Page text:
Wisdom

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Wisdom:

see Wisdom of SolomonWisdom of Solomon
or Wisdom,
early Jewish book included in the Septuagint and the Vulgate but not in the Hebrew Bible. The book opens with an exhortation to seek wisdom, followed by a statement on worldly attitudes.
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Wisdom

See also Genius.
Amenhotep
(fl. 14th century B.C.) pictured as bearded man holding papyrus roll. [Ancient Egypt. Art: Parrinder, 18]
Athena (Rom. Minerva)
goddess of wisdom. [Gk. and Rom. Myth.: Brewer Dictionary, 713]
Augustine, St
. (354–430) patron saint of scholars; voluminous theological author. [Christian Hagiog.: Brewster, 384–385]
Balder
most beautiful, luminescent, and wise god. [Norse Myth.: Parrinder, 40]
blue salvia
traditional symbol of wisdom; indicates mature judgment. [Flower Symbolism: Flora Symbolica, 177]
Bodhi
knowledge by which one attains Nirvana. [Buddhism: Parrinder, 48]
Bragi
god of wisdom, poetry, and eloquence. [Norse Myth: Parrinder, 50]
Chiron
knowledgeable Centaur; instructed Achilles, Jason, and Asclepius. [Gk. Myth.: Parrinder, 62]
Confucius
(551–479 B.C.) Chinese philosopher and writer. [Chinese Hist.: Parrinder, 65]
Enki
god of wisdom; counterpart of Akkadian Ea. [Sumerian Myth.: Parrinder, 90]
Fudo
Japanese god of wisdom. [Jap. Myth.: Leach, 427]
Ganesha
wisdom god having a human body and an elephant head. [Hindu Myth.: Leach, 440]
gold
symbol of sagacity. [Color Symbolism: Jobes, 356]
Hiawatha
“wise man”; legendary founder of Iroquois Confederacy. [Am. Hist.: Jameson, 229; Am. Lit.: “Hiawatha” in Benét, 466]
Jerome
St. Latin doctor of Church; preeminent biblical scholar. [Christian Hagiog.: Attwater, 185]
Mimir
guardian of well of wit and wisdom. [Norse Myth.: Wheeler, 244]
Nebo
god of sagacity; inventor of writing. [Babyl. Myth.: Brewer Dictionary, 749]
Nestor
sage counselor and just king of Pylos. [Gk. Hist.: Wheeler, 257; Gk. Lit.: Iliad]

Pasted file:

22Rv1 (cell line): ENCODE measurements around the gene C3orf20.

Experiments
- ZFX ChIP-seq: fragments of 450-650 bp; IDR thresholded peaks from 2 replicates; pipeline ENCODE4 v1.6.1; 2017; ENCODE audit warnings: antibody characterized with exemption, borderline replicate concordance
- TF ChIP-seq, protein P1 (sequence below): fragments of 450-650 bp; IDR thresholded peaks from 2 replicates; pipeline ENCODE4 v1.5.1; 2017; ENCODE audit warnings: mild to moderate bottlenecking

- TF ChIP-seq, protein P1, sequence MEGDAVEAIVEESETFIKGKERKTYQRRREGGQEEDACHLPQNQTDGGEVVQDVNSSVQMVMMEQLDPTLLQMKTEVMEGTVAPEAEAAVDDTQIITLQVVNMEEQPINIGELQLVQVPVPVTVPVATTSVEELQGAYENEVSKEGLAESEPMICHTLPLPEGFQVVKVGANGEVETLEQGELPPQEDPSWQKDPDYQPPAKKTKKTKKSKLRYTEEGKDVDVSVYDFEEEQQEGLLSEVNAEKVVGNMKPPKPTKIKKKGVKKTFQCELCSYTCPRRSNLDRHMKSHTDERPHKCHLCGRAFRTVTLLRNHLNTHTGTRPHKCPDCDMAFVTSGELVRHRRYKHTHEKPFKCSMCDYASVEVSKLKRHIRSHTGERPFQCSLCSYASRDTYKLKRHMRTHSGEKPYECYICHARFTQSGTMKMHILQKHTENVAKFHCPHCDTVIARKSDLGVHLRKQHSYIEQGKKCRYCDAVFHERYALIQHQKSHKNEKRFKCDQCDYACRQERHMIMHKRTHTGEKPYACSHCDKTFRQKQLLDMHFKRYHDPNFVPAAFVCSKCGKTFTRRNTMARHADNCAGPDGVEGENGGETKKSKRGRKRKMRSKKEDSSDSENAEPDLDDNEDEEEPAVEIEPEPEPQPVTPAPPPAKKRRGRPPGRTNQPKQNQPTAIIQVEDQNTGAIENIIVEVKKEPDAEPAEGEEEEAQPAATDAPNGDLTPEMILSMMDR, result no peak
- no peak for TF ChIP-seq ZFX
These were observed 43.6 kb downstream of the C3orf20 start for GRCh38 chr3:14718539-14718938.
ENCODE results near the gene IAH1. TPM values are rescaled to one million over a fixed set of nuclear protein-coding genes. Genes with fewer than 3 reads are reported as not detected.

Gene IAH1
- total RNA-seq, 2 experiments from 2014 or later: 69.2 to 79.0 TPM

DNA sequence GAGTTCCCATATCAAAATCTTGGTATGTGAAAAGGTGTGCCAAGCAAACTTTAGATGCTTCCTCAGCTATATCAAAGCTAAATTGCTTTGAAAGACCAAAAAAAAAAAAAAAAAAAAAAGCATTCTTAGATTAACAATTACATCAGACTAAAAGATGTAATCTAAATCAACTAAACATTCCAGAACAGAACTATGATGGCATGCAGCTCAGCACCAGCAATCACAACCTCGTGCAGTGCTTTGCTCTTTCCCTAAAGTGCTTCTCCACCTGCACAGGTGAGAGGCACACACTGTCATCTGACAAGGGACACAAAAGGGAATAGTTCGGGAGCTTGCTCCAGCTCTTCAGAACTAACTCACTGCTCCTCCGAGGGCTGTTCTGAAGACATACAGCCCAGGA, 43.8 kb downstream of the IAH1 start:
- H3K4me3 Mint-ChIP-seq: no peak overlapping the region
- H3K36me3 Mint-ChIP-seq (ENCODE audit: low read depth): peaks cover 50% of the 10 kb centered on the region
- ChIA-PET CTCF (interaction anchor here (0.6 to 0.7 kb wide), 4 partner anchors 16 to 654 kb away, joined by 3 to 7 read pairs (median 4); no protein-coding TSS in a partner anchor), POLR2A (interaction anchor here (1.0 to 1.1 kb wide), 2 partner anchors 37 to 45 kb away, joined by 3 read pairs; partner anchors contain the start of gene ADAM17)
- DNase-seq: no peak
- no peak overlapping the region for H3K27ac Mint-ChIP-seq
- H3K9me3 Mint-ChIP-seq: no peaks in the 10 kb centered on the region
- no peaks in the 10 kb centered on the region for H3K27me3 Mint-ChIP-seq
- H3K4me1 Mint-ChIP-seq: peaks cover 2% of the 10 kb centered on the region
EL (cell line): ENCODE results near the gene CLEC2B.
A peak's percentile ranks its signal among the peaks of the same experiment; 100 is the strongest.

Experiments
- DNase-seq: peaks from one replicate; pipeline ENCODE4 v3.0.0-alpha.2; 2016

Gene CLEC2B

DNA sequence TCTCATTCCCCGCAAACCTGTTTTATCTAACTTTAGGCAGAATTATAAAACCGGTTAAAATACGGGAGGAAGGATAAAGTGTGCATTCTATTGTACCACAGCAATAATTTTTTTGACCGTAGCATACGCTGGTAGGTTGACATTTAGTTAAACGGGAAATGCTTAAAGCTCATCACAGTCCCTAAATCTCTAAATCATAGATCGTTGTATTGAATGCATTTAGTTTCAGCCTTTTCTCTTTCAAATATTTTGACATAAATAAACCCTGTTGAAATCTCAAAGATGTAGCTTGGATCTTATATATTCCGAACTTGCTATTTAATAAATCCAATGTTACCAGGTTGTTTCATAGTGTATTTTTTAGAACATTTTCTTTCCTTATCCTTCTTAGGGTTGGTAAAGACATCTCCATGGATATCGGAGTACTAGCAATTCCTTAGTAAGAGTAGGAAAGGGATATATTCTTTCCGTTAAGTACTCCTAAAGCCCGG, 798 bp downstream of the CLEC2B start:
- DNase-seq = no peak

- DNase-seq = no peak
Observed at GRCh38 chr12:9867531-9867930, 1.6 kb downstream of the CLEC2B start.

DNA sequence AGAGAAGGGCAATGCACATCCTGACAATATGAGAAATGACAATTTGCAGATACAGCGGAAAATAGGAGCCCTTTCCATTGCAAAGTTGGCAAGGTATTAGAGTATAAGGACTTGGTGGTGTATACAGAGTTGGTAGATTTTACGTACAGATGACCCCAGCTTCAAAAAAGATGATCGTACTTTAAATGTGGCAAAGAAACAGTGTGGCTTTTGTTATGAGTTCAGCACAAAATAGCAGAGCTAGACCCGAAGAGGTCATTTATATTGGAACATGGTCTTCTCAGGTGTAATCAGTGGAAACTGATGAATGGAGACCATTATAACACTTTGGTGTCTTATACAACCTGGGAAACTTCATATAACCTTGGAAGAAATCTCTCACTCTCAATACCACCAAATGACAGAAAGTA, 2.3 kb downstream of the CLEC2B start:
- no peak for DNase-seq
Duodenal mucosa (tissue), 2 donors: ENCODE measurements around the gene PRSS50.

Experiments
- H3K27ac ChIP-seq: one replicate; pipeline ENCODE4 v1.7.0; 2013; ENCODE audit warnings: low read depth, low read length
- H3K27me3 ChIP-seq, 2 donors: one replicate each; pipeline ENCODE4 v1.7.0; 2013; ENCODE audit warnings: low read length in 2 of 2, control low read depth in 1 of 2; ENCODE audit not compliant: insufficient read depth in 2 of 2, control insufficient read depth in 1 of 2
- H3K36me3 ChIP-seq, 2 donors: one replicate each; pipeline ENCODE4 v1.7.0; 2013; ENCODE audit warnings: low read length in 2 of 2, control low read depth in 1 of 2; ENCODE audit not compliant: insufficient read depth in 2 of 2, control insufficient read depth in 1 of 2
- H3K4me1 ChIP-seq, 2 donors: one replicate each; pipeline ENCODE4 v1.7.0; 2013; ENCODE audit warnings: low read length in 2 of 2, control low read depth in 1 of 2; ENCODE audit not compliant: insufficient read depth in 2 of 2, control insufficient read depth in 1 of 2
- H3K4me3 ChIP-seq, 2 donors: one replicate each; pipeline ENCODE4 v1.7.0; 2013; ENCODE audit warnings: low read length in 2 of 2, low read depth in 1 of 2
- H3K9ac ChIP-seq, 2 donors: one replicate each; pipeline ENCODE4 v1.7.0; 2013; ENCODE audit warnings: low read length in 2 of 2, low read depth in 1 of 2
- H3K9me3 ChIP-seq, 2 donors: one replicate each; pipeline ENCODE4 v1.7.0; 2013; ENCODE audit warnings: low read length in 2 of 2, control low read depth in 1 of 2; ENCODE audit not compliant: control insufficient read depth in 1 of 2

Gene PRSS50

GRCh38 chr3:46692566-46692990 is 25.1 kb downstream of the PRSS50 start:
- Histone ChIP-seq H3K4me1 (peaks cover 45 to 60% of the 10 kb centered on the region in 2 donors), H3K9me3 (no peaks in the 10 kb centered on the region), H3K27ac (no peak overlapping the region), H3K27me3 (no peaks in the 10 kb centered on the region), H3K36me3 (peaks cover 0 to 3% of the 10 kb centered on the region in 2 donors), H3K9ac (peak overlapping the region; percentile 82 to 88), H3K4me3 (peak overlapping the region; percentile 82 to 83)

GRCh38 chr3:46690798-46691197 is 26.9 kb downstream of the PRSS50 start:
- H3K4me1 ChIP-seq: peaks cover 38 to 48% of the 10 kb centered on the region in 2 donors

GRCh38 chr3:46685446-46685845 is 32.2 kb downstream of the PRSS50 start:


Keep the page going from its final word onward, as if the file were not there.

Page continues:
Odin
god; drank from fountain, became all-knowing. [Norse Myth.: Brewer Dictionary, 774]
owl
associated with Athena, goddess of wisdom. [Gk. Myth.: Hall, 231]
Plato
(427–347 B.C.) Greek philosopher revered for wisdom. [Gk. Hist.: NCE, 2165]
Sarastro
High Priest represents benevolent guidance. [Ger. Opera: Mozart The Magic Flute in Benét, 619]
scroll
early form of manuscript; symbolic of learning. [Christian Symbolism: Appleton, 85]
Socrates
(469–399 B.C.) wise and respected teacher adept at developing latent ideas. [Gk. Hist.: EB, 16: 1001–1005]
Solomon
invested by God with unprecedented sagacity. [O.T.: I Kings 3:7–13; 4:29–34]
tree of the knowledge of good and evil
eat of its fruit and know all. [O. T.: Genesis 2:9; 3:6]
white mulberry
traditional symbol of wisdom. [Tree Symbolism: Flora Symbolica, 176]
References in classic literature ?
For the fear of death is indeed the pretence of wisdom, and not real wisdom, being a pretence of knowing the unknown; and no one knows whether death, which men in their fear apprehend to be the greatest evil, may not be the greatest good.
I have told you already, Athenians, the whole truth about this matter: they like to hear the cross-examination of the pretenders to wisdom; there is amusement in it.
One who has reached my years, and who has a name for wisdom, ought not to demean himself.
Reflecting that I was really too honest a man to be a politician and live, I did not go where I could do no good to you or to myself; but where I could do the greatest good privately to every one of you, thither I went, and sought to persuade every man among you that he must look to himself, and seek virtue and wisdom before he looks to his private interests, and look to the state before he looks to the interests of the state; and that this should be the order which he observes in all his actions.
He has been telling me, Anytus, that he desires to attain that kind of wisdom and virtue by which men order the state or the house, and honour their parents, and know when to receive and when to send away citizens and strangers, as a good man should.
There is Pericles, again, magnificent in his wisdom; and he, as you are aware, had two sons, Paralus and Xanthippus.
SOCRATES: If virtue was wisdom (or knowledge), then, as we thought, it was taught?
SOCRATES: Then we acknowledged that it was not taught, and was not wisdom?
SOCRATES: And therefore not by any wisdom, and not because they were wise, did Themistocles and those others of whom Anytus spoke govern states.
If you are right in you view, and justice is wisdom, then only with justice; but if I am right, then without justice.
And suppose injustice abiding in a single person, would your wisdom say that she loses or that she retains her natural power?
I left that enquiry and turned away to consider whether justice is virtue and wisdom or evil and folly; and when there arose a further question about the comparative advantages of justice and injustice, I could not refrain from passing on to that.